My Software contains a lib package, a cli package and an arbitrary number of plugin packages.

The plugin packages do the algorithmic work.

The lib package basically just executes the plugins and passes the result of each plugin to the next plugin and exposes the libs functionality to the cli package. The cli package reads the configuration file and passes the configuration(which plugins to execute in which order) to the lib package. The lib is basically a single line of typescript code that uses the compose/pipe/flow function from functional programming and looks like this:

export const bumpup: (plugins: Plugin[])=> BumpupData = (plugins) => flow(...plugins)();

The reason for making an extra package for a single line is

  1. Eventually the lib should be usable without the cli by other packages
  2. The lib provides the interfaces for plugins and I don't want plugin authors to depend on the cli package to write their plugins, especially for the case where the lib is used without the cli

The plugins are read from the configuration and are loaded dynamically at runtime from the node_modules folder with the dynamic import from ES6.

That module loading code takes the name of the package that should be loaded and returns a function complying to the plugin interface that can be passed to the lib function.

In which package does the code for loading the modules belong and why? What are reason for and against putting that code in one of the packages. I have the feeling that the pattern of separating software in cliand lib package is very common, is there a name for that pattern so I can read more on that pattern?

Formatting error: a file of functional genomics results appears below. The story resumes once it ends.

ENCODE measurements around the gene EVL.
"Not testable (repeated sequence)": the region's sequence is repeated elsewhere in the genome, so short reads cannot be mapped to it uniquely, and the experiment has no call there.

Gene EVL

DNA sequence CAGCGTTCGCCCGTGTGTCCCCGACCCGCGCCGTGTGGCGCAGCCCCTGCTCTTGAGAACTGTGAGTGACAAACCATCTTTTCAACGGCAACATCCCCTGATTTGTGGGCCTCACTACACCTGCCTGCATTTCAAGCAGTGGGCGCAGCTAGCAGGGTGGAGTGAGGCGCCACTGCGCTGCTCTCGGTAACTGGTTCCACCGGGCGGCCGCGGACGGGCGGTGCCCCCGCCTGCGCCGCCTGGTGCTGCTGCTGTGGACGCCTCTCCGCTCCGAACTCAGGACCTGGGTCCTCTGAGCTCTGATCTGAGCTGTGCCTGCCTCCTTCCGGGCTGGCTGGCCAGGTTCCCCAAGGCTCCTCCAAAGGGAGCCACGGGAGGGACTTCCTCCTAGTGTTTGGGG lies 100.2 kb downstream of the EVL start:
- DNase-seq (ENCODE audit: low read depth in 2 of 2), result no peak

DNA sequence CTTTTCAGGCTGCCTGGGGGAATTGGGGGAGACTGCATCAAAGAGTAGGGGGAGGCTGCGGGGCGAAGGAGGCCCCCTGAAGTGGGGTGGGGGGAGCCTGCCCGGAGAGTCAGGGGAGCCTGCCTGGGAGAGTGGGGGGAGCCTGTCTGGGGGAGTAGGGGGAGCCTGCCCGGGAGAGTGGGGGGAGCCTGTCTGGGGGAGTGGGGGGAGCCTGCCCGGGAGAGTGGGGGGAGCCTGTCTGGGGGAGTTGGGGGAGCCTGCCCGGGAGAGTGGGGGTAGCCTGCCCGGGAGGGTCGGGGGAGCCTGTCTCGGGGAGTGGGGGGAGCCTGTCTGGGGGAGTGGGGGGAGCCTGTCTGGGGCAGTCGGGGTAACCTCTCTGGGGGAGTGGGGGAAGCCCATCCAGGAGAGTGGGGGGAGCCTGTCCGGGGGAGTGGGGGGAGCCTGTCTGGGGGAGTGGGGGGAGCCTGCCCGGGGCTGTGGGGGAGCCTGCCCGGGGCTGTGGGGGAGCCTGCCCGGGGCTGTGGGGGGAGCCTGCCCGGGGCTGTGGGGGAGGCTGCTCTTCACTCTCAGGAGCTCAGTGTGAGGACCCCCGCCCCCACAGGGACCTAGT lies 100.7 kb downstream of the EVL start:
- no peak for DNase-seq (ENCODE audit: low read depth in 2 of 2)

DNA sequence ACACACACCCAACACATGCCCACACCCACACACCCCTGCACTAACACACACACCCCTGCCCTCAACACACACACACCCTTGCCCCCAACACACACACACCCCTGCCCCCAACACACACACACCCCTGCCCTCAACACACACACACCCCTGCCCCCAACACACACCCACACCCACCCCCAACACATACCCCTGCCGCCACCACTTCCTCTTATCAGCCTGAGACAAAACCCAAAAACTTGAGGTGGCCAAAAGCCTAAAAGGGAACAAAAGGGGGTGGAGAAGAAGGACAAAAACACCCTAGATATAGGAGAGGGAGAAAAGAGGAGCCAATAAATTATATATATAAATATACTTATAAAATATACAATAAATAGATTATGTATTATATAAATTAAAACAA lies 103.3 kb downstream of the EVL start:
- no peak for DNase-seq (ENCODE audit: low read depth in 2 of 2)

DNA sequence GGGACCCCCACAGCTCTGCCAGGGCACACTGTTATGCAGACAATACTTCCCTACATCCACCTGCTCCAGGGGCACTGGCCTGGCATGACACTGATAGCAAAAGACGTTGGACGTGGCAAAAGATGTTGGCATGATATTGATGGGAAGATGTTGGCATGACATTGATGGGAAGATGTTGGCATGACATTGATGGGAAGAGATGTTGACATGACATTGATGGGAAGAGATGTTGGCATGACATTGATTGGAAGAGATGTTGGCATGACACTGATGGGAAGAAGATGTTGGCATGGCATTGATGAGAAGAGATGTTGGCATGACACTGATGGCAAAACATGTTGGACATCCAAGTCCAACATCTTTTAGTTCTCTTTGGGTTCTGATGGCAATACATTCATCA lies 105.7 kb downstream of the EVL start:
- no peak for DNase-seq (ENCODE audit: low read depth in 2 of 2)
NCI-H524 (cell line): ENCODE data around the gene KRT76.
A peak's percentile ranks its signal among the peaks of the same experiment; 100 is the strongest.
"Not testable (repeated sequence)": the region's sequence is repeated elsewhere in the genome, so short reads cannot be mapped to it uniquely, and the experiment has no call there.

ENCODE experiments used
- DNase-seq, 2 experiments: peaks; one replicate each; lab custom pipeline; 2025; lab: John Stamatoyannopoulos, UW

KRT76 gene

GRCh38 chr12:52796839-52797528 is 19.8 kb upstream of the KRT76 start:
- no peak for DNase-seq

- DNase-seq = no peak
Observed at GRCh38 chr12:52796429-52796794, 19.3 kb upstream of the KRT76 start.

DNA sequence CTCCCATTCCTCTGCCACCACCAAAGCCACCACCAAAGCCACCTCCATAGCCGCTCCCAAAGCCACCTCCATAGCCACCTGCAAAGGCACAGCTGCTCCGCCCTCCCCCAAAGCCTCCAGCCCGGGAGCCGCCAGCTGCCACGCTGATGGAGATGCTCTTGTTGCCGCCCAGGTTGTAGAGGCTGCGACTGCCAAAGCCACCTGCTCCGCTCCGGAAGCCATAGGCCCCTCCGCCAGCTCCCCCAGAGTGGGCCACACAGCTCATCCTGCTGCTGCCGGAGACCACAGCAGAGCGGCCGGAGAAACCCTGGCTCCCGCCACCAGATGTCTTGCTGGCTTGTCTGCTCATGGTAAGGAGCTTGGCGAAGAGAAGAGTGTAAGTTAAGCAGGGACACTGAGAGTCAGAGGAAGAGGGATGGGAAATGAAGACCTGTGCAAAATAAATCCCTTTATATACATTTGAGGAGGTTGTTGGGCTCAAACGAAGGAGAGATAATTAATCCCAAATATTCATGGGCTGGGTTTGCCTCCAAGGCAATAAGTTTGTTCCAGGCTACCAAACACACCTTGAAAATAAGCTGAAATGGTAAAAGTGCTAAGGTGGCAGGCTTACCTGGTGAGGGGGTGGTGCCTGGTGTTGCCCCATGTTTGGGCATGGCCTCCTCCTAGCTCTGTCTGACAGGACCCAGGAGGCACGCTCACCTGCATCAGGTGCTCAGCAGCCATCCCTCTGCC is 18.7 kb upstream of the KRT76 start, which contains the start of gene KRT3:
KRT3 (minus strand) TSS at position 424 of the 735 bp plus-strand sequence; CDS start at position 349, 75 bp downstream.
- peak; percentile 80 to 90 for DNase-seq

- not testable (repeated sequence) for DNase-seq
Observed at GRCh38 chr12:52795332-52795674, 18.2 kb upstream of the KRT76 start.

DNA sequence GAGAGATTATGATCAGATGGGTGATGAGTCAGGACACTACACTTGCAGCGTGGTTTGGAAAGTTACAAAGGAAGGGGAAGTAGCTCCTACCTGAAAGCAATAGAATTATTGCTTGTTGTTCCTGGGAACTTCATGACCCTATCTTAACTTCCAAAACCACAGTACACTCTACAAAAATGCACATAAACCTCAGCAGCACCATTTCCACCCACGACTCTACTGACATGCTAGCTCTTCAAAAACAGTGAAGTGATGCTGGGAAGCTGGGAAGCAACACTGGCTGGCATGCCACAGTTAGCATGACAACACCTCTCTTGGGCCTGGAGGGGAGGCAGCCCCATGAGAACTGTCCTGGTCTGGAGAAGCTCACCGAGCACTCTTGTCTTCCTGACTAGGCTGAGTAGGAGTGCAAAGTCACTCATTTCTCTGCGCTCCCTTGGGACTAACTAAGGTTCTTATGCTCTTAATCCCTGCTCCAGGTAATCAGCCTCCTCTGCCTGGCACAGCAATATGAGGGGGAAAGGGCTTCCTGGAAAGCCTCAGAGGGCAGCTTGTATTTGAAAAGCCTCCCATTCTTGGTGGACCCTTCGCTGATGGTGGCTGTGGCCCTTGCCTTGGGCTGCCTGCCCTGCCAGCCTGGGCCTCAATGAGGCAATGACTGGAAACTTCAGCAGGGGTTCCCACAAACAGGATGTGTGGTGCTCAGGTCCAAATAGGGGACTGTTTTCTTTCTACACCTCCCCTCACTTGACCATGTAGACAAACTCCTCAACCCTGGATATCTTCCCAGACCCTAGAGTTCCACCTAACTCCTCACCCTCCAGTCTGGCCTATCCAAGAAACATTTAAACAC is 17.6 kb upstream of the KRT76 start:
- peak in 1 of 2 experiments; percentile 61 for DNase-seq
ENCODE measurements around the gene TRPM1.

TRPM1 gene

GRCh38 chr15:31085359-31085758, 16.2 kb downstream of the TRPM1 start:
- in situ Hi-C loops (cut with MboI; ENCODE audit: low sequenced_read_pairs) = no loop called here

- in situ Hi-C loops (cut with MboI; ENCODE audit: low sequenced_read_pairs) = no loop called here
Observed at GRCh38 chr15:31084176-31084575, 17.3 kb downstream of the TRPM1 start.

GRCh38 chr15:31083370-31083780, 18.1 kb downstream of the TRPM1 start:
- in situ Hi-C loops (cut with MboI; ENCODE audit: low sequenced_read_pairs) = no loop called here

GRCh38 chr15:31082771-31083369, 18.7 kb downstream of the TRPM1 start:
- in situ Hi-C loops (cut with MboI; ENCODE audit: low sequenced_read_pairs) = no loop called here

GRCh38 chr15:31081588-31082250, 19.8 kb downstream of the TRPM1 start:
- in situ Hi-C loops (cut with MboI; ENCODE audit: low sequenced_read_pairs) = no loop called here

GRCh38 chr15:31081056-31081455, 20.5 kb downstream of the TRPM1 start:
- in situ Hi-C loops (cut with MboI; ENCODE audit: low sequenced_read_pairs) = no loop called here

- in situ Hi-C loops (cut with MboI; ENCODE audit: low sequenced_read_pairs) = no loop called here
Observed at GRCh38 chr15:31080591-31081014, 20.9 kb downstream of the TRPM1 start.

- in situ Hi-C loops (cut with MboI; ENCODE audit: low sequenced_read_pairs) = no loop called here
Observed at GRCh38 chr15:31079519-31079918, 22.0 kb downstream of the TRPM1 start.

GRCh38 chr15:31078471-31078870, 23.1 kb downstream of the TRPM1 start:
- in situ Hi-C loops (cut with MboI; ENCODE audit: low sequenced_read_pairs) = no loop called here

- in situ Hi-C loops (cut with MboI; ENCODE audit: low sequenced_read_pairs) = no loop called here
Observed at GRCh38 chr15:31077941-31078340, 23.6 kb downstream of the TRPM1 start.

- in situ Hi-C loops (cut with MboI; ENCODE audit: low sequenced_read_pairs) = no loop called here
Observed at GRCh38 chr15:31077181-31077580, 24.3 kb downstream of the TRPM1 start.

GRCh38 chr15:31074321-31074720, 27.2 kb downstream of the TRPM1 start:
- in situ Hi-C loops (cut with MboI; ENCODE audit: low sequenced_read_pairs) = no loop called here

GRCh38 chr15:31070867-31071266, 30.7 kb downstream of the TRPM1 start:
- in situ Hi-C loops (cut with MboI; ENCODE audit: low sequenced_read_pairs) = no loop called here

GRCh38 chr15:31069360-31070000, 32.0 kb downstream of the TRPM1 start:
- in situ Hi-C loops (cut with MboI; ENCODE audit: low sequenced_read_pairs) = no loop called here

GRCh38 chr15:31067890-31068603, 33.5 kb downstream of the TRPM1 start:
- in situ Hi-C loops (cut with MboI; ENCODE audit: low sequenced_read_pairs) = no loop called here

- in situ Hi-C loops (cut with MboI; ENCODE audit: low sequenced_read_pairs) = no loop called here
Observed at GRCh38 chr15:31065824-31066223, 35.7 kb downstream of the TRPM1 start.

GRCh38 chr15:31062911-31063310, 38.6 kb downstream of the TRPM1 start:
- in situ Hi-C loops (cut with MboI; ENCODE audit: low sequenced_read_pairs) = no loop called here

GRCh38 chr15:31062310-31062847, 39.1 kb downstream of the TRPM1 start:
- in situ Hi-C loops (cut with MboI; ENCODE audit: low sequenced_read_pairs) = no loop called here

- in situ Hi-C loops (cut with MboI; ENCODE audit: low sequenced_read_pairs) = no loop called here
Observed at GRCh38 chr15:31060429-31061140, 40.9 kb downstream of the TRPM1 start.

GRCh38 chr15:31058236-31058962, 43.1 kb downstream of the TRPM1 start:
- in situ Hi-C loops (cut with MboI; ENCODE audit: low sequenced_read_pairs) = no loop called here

Suppose you are also creating a REST API and/or a GUI for your system. Would the logic for loading plugins be different than for your current CLI?

If not, then the plugin loading logic belongs in the lib package on the grounds of DRY (Don't Repeat Yourself). You should avoid having the same logic in multiple places in the same project.

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  • Thanks for the advice, the example of a Rest api and GUI remembered me of the ports and adapters / hexagon / onion pattern from Domain Driven Design and is indeed a good advice for deciding where to put the module loading code. However for my specific problem I decided to delegate the module loading completely to the user following a pattern I have seen in many node apps like rollup or webpack: Use a .js file for configuration that gets evaluated at runtime and already contains the loaded plugins. But that might not be possible or very cumbersome in other languages. – danielr1996 Jul 12 at 18:43

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